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The Growth of Collection Points in Southeast Asia with Ninja Van

May 05, 2021

Will collection points become the next preferred delivery method after home delivery in Southeast Asia?

Collection points and parcel lockers have been increasing in popularity in recent years. In our previous studies on AustraliaSingaporeMalaysia, and Europe, we found that collection points (as an alternative to home deliveries) were gaining acceptance amongst consumers, retailers, and logistics carriers. Especially in Europe, collection points usage has increased in 2020 along with the increase in parcel locker networks.

However, there appears to be comparatively little coverage on this topic here in Southeast Asia. For instance, how collection points started to gain traction in this region and how it has been developing over the years. 

In Singapore, the government has taken a proactive approach in developing this sector. IMDA, a statutory board of the Singapore government, recently announced its plan to set up 200 parcel lockers points across the nation by early 2021; such that every locker point will be accessible within 5 minutes of walking. This move has been lauded by many, including Parcel & E-Commerce and Last-Mile Expert, Marek Rozycki

That brings us to the question: so what about the other countries within Southeast Asia? Apart from parcel lockers, what are the other types of collection points available in Southeast Asia?

What better way to learn than to hear it from one of the key industry players in Southeast Asia? For this study, we had the honor to interview Ninja Van, one of the leading carriers offering collection points (including parcel lockers) in Southeast Asia.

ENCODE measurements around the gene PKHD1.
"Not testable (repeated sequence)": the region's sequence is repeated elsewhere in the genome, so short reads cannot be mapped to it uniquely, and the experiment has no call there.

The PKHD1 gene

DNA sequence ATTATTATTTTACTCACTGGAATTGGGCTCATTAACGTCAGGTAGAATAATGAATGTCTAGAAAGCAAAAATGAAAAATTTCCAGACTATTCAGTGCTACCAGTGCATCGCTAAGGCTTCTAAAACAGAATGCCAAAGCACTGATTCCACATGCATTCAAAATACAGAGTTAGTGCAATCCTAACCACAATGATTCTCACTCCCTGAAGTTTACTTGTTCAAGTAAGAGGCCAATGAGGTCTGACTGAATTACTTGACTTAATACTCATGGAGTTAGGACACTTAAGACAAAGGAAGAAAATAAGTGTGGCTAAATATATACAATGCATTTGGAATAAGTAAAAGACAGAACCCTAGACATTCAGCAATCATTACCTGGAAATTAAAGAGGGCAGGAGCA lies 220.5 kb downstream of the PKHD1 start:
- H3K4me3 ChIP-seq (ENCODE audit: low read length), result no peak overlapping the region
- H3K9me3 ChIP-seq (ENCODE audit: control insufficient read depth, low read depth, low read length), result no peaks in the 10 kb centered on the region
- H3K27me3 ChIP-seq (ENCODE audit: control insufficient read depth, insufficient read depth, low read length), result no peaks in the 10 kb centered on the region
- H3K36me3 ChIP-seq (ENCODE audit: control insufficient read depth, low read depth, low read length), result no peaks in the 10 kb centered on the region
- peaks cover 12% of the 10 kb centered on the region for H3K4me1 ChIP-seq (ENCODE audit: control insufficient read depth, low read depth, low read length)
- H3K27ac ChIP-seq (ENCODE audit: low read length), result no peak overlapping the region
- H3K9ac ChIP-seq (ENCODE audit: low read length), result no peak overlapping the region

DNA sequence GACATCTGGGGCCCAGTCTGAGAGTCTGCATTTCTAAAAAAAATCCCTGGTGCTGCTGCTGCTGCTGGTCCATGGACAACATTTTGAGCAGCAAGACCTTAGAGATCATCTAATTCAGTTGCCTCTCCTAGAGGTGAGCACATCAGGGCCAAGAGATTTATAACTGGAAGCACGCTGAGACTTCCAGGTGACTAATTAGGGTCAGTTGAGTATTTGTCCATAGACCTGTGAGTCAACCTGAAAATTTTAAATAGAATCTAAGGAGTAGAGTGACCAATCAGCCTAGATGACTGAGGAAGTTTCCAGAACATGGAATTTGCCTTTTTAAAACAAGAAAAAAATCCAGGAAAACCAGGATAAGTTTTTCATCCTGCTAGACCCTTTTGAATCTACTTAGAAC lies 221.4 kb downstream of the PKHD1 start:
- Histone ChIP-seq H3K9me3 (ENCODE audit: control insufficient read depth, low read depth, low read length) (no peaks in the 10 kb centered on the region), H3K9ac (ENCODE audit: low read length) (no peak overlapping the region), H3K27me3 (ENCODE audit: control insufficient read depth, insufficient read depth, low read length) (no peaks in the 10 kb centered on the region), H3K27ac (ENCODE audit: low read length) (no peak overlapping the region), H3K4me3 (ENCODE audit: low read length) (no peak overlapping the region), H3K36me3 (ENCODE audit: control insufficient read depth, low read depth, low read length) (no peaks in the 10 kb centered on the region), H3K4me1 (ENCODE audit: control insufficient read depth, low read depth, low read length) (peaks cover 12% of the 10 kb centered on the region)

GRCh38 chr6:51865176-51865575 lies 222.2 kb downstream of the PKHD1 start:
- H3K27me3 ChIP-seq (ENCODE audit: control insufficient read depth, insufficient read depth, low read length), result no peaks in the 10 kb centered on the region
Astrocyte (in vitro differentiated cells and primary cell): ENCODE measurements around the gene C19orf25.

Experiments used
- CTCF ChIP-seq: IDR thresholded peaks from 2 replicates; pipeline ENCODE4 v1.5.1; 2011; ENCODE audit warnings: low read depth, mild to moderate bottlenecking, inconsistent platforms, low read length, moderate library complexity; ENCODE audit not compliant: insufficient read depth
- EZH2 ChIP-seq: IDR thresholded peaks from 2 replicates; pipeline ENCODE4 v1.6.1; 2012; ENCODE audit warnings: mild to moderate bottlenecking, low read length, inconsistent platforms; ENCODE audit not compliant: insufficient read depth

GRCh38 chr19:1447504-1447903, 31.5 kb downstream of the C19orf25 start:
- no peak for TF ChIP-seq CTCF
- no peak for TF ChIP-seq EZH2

Through the interview and our data analysis, we will be sharing with you the following insights:

  1. What are collection points

  2. Ninja Van’s journey into collection points

  3. Home deliveries vs. collection points

  4. What do consumers really think about collection points?

What are collection points?

Simply put, collection points is a delivery option that allows consumers to pick up orders from a convenient location, and at their own time. If offered by a retailer or logistics carrier, consumers will be able to opt for this option (as opposed to delivery to a specified address) by choosing a pickup point upon checking out. When the order is ready for pickup, consumers will receive a notification from the retailer or carrier. 

For instance, Ninja Van currently offers parcel collections from Ninja Points (dedicated Ninja Van parcel shops and partner retail points) and Ninja Boxes (parcel lockers).

Ninja Box

(Ninja Van’s branded automated lockers offer a self-serve option for parcel collection and returns.)

Ninja Van's Ninja Points

(Convenience stores are one of the parcel collection options Ninja Van offers as part of its Ninja Point network. )

With collection points gaining popularity around the world, Ninja Van has been rapidly increasing the number of collection points provided throughout the region. As of 2020, Ninja Van has over 5,384 collection points across Southeast Asia:

  • Singapore: 1015

  • Malaysia: 3472

  • Indonesia: 710

  • Philippines: 155

  • Vietnam: 32

Collections Offered by Ninja Van 2020

(Number of collection points offered by Ninja Van in 2020)

Ninja Van’s Journey into Collection Points 

1. When did Ninja Van start offering collection points to consumers as a delivery alternative? And why? 

Ninja Van: We rolled out our first collection point/parcel locker in 2015. Prior to this, we had already established a set of reliable processes for our doorstep deliveries so this was a natural progression for us. 

The launch of this delivery option was also something we did in response to the trend that we were seeing coming through from more mature markets like Europe.

“Investing in a collection point network has provided us with added options when it comes to the last mile fulfilment process. Combining our tech systems and scalable processes, we’ve developed an established network of parcel collection points across Southeast Asia, enabling us to offer customers a choice while at the same time, creating more efficient ways of delivering a hassle-free experience.”